The new year represents a renewal and celebration of the past year and correcting the mistakes of an old year. For the Asian Americans out there, they most likely celebrate more than one new year – one on January 1 with the rest of America and one around the time of February, depending on the moon. Each we hold special, but each “new year” is another symbol of our multicultural, almost mutt-like lives. On one hand, we feel an intense longing to the American’s New Year based on a western calendar. For example, I make my new years vows during this time and watch the ball drop in NYC. For my family and I, this is tradition. But, when Lunar (or Chinese) New Year rolls around, things are totally different.
Starting at least two weeks before, my family and I prepare. We invite our close friends and family (which usually totals up to around 30 people) to dinner at our house. My mom goes all out. She usually starts preparing the groceries and menu one week ahead of time. Three days before Chinese New Year, she marinates meats and begins the cooking process. The day before Chinese New Year, she is trying out new recipes and preparing for the big day. She makes sure to have all the right foods set upon the table the day of. Fish, representing knowledge, Bean Sprouts representing fast growth both mentally and physically, dumplings and sweet rice cakes representing an increase in income are all present at our table every Lunar New Year.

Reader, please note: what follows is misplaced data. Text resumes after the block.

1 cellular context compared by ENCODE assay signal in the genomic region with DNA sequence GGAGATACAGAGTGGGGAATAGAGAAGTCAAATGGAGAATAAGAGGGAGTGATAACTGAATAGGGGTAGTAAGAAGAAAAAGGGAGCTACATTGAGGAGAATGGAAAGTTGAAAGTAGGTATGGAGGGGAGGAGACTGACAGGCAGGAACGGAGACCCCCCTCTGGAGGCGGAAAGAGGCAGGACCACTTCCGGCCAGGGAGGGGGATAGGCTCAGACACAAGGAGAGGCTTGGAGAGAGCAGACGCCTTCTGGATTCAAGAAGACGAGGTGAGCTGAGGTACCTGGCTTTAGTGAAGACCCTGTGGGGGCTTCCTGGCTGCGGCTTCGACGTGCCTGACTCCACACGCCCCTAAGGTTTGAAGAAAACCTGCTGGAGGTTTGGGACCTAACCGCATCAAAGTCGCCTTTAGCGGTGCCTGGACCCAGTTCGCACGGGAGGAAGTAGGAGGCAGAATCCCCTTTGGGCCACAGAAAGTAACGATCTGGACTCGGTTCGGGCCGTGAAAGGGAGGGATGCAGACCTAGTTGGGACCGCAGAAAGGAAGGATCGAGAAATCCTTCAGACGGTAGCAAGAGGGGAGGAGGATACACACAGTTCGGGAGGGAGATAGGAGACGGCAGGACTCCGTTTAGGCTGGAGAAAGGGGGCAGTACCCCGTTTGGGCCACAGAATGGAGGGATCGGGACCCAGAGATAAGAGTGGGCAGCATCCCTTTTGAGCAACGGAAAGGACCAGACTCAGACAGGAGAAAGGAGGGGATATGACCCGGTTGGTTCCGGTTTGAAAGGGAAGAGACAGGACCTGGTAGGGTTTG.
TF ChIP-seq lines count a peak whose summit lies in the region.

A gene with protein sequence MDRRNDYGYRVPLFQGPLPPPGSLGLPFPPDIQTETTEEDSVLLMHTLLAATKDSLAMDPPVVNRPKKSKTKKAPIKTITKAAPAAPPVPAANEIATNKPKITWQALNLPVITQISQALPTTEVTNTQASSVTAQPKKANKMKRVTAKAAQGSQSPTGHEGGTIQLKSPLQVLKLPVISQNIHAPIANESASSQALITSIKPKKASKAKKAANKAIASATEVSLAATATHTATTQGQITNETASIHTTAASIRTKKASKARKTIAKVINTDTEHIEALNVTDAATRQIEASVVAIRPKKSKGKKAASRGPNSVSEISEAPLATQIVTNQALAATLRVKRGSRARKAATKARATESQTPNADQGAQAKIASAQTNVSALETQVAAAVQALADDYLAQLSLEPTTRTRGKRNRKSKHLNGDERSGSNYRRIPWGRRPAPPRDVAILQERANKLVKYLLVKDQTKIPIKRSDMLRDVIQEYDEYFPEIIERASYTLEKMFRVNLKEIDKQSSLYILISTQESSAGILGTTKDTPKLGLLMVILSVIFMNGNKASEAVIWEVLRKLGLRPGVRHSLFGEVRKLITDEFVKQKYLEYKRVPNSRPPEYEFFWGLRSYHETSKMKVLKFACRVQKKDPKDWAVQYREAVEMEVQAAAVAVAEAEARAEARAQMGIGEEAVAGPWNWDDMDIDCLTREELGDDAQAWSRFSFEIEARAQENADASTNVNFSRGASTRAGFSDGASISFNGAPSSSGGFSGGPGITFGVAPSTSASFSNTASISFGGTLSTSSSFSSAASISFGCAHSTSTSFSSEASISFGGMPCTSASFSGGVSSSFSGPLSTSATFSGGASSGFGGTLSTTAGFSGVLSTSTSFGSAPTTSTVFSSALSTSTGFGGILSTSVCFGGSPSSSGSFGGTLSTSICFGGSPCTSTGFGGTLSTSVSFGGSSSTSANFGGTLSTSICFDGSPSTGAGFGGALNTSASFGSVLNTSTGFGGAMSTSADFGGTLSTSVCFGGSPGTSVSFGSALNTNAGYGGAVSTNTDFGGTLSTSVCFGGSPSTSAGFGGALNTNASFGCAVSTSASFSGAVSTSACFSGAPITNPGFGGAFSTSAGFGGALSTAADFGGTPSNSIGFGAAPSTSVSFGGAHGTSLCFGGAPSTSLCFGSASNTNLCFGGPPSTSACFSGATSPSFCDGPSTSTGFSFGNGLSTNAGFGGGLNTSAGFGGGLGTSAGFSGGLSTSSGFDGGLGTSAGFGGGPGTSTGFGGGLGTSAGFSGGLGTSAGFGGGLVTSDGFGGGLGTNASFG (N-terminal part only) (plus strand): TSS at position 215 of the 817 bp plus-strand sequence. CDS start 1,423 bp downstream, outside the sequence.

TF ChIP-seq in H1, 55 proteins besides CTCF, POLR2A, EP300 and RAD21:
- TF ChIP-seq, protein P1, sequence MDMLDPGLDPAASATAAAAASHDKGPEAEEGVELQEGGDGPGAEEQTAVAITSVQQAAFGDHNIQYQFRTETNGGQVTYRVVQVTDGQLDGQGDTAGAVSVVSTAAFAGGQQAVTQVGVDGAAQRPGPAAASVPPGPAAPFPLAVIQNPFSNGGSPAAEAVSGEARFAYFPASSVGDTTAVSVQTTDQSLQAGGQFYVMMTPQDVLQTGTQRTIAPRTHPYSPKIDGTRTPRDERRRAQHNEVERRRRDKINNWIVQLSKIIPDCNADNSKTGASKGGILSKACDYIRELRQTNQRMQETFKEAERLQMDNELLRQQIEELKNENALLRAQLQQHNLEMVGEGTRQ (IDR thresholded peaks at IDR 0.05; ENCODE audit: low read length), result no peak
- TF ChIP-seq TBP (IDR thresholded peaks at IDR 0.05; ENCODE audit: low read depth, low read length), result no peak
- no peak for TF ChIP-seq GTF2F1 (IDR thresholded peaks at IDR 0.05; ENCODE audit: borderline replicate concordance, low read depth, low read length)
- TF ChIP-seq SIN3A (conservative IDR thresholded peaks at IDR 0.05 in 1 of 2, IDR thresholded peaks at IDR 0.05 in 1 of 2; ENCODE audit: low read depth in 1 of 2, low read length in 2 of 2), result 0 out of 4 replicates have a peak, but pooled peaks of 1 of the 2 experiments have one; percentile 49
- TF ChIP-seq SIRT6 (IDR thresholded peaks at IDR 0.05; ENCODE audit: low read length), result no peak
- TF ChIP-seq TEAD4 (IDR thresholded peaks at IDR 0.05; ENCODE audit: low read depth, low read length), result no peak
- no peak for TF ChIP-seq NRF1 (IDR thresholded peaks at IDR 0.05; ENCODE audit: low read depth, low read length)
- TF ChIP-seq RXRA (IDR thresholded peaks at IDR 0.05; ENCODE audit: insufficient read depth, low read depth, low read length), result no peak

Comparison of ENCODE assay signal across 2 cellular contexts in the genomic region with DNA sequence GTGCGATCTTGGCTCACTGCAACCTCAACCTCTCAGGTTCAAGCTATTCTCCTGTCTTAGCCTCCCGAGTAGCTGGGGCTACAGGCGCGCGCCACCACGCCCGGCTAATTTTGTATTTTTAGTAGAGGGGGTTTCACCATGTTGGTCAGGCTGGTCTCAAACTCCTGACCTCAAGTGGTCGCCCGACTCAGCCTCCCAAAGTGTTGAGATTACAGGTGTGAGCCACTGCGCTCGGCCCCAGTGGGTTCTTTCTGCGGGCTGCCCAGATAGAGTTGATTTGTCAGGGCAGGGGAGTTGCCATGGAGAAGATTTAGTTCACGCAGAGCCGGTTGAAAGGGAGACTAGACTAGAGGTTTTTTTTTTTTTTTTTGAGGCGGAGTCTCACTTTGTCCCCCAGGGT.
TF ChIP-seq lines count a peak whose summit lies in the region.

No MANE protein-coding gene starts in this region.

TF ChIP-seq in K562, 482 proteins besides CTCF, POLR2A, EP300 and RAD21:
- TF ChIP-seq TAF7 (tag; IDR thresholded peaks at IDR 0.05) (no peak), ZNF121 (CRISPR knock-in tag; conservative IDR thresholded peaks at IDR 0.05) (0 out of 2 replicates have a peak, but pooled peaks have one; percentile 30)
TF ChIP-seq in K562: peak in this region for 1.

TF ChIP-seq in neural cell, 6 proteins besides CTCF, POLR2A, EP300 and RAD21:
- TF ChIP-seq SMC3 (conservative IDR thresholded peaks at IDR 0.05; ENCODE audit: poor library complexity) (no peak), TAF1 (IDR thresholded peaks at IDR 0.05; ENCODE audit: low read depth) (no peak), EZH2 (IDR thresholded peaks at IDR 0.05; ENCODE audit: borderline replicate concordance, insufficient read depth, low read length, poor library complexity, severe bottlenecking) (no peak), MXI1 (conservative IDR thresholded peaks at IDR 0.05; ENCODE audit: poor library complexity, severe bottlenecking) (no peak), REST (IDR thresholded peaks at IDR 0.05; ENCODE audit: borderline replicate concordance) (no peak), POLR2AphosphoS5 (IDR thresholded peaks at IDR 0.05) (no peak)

Not only does our family prepare for the guests to arrive at our house, but we prepare ourselves for the new year to come. We make sure our house is squeaky clean, every speck of dust is banished and every loose paper is organized into its right place. Things must be in perfect condition when New Year’s day rolls around because then, if it isn’t, the rest of the year would be filled with a messy house! My mom always told me that whatever I did on New Year’s day would be what I would do for the rest of the year.
With such culture and tradition hidden behind Lunar New Year, it represents our allegiance to our traditional Chinese culture. Yet, our heart pulls towards both directions- so much that our heart tugs and feels as if it may almost break apart. For a teenager, finding what path they want to take in life and who they really are is challenge enough but, for those of other races living in America, truly accepting and embracing both cultures is a concept that most never achieve in a lifetime.